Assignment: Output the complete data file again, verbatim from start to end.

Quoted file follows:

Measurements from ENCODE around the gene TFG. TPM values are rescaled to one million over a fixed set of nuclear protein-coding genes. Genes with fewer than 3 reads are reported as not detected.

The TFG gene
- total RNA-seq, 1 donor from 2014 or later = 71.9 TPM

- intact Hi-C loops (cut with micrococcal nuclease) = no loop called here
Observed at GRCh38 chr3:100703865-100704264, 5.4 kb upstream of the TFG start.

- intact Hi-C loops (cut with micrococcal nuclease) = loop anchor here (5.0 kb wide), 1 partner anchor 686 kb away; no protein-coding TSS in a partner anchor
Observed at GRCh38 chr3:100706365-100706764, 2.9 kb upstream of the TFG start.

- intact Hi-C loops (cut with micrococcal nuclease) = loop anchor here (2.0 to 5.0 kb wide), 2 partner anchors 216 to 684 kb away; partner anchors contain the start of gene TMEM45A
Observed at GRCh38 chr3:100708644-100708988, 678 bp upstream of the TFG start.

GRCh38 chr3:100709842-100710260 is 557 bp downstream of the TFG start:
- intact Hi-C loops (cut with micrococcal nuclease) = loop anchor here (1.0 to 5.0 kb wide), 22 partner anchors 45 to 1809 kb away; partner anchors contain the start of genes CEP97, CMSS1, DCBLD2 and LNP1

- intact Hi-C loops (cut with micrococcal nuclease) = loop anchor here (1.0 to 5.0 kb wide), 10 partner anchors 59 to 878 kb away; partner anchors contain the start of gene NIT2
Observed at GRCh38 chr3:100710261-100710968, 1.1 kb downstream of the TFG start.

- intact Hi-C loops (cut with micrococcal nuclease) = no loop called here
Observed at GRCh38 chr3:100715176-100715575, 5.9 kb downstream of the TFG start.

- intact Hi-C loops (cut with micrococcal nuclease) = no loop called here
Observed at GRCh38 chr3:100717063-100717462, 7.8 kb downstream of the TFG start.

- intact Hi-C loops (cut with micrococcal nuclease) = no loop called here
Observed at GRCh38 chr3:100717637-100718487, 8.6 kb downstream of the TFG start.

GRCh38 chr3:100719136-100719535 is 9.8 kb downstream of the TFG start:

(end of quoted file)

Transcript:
Measurements from ENCODE around the gene TFG. TPM values are rescaled to one million over a fixed set of nuclear protein-coding genes. Genes with fewer than 3 reads are reported as not detected.

The TFG gene
- total RNA-seq, 1 donor from 2014 or later = 71.9 TPM

- intact Hi-C loops (cut with micrococcal nuclease) = no loop called here
Observed at GRCh38 chr3:100703865-100704264, 5.4 kb upstream of the TFG start.

- intact Hi-C loops (cut with micrococcal nuclease) = loop anchor here (5.0 kb wide), 1 partner anchor 686 kb away; no protein-coding TSS in a partner anchor
Observed at GRCh38 chr3:100706365-100706764, 2.9 kb upstream of the TFG start.

- intact Hi-C loops (cut with micrococcal nuclease) = loop anchor here (2.0 to 5.0 kb wide), 2 partner anchors 216 to 684 kb away; partner anchors contain the start of gene TMEM45A
Observed at GRCh38 chr3:100708644-100708988, 678 bp upstream of the TFG start.

GRCh38 chr3:100709842-100710260 is 557 bp downstream of the TFG start:
- intact Hi-C loops (cut with micrococcal nuclease) = loop anchor here (1.0 to 5.0 kb wide), 22 partner anchors 45 to 1809 kb away; partner anchors contain the start of genes CEP97, CMSS1, DCBLD2 and LNP1

- intact Hi-C loops (cut with micrococcal nuclease) = loop anchor here (1.0 to 5.0 kb wide), 10 partner anchors 59 to 878 kb away; partner anchors contain the start of gene NIT2
Observed at GRCh38 chr3:100710261-100710968, 1.1 kb downstream of the TFG start.

- intact Hi-C loops (cut with micrococcal nuclease) = no loop called here
Observed at GRCh38 chr3:100715176-100715575, 5.9 kb downstream of the TFG start.

- intact Hi-C loops (cut with micrococcal nuclease) = no loop called here
Observed at GRCh38 chr3:100717063-100717462, 7.8 kb downstream of the TFG start.

- intact Hi-C loops (cut with micrococcal nuclease) = no loop called here
Observed at GRCh38 chr3:100717637-100718487, 8.6 kb downstream of the TFG start.

GRCh38 chr3:100719136-100719535 is 9.8 kb downstream of the TFG start: